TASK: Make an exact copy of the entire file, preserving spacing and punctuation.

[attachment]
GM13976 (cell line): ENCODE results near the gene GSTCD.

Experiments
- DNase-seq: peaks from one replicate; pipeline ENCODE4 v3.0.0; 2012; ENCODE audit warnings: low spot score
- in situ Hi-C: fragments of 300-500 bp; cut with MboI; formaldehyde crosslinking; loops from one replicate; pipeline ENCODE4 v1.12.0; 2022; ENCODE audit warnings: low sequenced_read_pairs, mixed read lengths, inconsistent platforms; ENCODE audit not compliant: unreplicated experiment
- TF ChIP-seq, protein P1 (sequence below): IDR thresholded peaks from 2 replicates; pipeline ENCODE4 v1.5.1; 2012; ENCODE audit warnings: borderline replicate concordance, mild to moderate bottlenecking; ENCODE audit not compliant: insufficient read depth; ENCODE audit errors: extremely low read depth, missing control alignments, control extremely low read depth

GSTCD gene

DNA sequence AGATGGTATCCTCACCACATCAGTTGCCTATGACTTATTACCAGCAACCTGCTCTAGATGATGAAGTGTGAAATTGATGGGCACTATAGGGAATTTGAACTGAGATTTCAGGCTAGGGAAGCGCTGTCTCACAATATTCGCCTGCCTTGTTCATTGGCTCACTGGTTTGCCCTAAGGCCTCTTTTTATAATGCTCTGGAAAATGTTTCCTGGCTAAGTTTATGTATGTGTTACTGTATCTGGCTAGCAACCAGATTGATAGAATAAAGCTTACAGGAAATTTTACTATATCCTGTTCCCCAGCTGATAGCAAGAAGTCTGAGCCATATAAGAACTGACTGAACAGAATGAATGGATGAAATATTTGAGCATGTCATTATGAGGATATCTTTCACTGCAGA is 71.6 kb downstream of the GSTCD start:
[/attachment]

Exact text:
GM13976 (cell line): ENCODE results near the gene GSTCD.

Experiments
- DNase-seq: peaks from one replicate; pipeline ENCODE4 v3.0.0; 2012; ENCODE audit warnings: low spot score
- in situ Hi-C: fragments of 300-500 bp; cut with MboI; formaldehyde crosslinking; loops from one replicate; pipeline ENCODE4 v1.12.0; 2022; ENCODE audit warnings: low sequenced_read_pairs, mixed read lengths, inconsistent platforms; ENCODE audit not compliant: unreplicated experiment
- TF ChIP-seq, protein P1 (sequence below): IDR thresholded peaks from 2 replicates; pipeline ENCODE4 v1.5.1; 2012; ENCODE audit warnings: borderline replicate concordance, mild to moderate bottlenecking; ENCODE audit not compliant: insufficient read depth; ENCODE audit errors: extremely low read depth, missing control alignments, control extremely low read depth

GSTCD gene

DNA sequence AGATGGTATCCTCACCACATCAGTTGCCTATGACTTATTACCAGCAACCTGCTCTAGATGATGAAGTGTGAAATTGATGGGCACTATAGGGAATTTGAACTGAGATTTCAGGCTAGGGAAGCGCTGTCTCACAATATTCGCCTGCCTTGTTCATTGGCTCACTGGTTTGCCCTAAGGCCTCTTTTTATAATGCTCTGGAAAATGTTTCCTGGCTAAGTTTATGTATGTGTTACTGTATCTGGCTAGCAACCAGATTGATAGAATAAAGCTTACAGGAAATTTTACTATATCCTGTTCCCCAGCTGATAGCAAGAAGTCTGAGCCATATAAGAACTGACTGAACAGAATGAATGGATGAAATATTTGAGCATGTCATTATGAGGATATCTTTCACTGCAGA is 71.6 kb downstream of the GSTCD start: